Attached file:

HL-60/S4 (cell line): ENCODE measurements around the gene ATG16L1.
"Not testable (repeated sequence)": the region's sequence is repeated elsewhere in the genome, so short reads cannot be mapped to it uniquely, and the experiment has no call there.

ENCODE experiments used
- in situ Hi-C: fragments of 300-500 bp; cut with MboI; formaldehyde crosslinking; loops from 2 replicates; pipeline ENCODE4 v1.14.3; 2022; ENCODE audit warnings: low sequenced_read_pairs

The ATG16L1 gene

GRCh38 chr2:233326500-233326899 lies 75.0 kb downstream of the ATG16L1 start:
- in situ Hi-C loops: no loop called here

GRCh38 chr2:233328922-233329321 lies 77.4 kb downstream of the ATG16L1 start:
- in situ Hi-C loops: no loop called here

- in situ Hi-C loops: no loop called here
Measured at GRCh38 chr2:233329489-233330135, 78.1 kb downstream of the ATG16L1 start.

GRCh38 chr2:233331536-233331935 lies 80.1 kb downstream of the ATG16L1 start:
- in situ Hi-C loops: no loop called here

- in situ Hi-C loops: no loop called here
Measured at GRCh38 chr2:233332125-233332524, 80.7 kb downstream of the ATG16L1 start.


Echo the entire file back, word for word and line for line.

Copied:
HL-60/S4 (cell line): ENCODE measurements around the gene ATG16L1.
"Not testable (repeated sequence)": the region's sequence is repeated elsewhere in the genome, so short reads cannot be mapped to it uniquely, and the experiment has no call there.

ENCODE experiments used
- in situ Hi-C: fragments of 300-500 bp; cut with MboI; formaldehyde crosslinking; loops from 2 replicates; pipeline ENCODE4 v1.14.3; 2022; ENCODE audit warnings: low sequenced_read_pairs

The ATG16L1 gene

GRCh38 chr2:233326500-233326899 lies 75.0 kb downstream of the ATG16L1 start:
- in situ Hi-C loops: no loop called here

GRCh38 chr2:233328922-233329321 lies 77.4 kb downstream of the ATG16L1 start:
- in situ Hi-C loops: no loop called here

- in situ Hi-C loops: no loop called here
Measured at GRCh38 chr2:233329489-233330135, 78.1 kb downstream of the ATG16L1 start.

GRCh38 chr2:233331536-233331935 lies 80.1 kb downstream of the ATG16L1 start:
- in situ Hi-C loops: no loop called here

- in situ Hi-C loops: no loop called here
Measured at GRCh38 chr2:233332125-233332524, 80.7 kb downstream of the ATG16L1 start.